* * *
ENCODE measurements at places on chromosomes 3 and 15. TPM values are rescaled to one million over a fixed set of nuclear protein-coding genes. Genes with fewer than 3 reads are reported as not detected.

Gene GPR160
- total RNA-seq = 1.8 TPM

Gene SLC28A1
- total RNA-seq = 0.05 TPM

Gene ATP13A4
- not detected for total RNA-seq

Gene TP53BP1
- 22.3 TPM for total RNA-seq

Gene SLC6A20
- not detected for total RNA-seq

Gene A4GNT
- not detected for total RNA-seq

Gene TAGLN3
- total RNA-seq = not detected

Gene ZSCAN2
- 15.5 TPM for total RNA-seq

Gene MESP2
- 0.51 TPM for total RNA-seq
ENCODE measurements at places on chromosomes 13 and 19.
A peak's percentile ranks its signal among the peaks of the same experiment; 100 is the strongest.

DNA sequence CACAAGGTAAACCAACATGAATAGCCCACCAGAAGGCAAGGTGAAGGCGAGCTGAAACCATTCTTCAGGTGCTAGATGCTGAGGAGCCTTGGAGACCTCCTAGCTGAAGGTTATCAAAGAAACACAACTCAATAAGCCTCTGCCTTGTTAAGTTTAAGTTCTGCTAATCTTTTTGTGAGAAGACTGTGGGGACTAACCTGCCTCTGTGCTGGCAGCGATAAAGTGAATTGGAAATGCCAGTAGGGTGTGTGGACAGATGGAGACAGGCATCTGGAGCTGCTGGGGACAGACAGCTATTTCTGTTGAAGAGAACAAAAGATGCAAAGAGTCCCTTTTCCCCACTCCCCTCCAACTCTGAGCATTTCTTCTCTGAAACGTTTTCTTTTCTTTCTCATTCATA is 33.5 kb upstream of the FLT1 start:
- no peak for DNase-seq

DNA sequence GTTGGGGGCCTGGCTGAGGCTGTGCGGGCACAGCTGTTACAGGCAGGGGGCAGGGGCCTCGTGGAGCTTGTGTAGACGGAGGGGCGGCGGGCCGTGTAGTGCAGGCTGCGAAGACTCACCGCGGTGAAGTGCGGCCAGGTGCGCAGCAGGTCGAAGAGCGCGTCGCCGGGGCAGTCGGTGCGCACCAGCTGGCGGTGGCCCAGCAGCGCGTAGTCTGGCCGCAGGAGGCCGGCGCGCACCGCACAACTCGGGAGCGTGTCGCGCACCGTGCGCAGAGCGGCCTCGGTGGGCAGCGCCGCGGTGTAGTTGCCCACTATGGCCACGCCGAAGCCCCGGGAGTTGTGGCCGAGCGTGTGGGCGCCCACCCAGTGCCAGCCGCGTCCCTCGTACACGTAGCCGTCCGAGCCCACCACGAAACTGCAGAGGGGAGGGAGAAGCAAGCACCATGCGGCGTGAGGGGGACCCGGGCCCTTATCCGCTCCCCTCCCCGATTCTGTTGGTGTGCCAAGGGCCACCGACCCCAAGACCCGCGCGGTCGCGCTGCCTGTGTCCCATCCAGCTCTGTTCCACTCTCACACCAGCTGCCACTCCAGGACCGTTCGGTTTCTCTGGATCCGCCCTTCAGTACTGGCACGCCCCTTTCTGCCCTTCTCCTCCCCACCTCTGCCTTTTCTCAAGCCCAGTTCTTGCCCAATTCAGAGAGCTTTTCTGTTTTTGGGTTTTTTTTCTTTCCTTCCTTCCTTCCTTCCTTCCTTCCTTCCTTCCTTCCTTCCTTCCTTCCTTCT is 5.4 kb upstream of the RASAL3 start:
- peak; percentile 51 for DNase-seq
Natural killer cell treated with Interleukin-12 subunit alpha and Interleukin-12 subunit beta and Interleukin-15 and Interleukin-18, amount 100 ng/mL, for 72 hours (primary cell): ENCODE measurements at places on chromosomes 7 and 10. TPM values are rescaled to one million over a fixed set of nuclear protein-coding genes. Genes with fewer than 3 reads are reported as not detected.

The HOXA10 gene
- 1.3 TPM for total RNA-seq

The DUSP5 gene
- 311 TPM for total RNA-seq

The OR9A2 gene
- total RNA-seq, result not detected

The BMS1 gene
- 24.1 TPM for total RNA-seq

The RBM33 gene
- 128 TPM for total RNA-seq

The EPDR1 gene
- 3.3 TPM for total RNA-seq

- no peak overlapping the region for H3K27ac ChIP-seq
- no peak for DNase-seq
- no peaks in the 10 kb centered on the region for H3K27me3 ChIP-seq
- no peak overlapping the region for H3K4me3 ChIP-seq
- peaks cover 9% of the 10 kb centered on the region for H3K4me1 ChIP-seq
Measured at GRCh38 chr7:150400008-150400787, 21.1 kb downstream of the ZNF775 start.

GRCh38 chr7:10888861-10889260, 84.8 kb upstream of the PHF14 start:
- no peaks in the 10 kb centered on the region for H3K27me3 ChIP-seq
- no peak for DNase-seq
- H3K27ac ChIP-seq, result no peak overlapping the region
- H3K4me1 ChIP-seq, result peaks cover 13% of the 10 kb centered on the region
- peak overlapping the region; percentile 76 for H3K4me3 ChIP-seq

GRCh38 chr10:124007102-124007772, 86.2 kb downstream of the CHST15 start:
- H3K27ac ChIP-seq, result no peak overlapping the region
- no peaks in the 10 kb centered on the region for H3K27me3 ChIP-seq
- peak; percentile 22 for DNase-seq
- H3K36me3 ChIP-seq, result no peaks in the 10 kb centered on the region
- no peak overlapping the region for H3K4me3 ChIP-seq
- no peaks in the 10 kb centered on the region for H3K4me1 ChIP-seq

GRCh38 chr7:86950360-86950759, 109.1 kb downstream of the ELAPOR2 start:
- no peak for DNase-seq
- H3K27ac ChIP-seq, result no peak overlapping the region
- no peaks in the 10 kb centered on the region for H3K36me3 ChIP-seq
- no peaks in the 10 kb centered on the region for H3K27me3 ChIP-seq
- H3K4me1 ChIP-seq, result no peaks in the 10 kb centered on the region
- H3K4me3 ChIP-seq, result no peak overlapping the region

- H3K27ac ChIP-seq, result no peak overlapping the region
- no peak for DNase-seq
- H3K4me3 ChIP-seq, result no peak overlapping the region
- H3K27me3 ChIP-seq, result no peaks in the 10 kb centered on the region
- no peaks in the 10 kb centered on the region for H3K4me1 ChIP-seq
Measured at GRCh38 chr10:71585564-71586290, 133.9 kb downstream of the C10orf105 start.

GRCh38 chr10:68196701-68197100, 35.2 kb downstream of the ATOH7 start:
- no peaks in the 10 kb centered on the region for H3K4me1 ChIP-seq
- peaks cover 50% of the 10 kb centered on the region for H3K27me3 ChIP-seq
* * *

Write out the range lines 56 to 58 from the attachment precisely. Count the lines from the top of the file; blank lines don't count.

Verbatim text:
- no peak overlapping the region for H3K4me3 ChIP-seq
- no peaks in the 10 kb centered on the region for H3K4me1 ChIP-seq

GRCh38 chr7:86950360-86950759, 109.1 kb downstream of the ELAPOR2 start: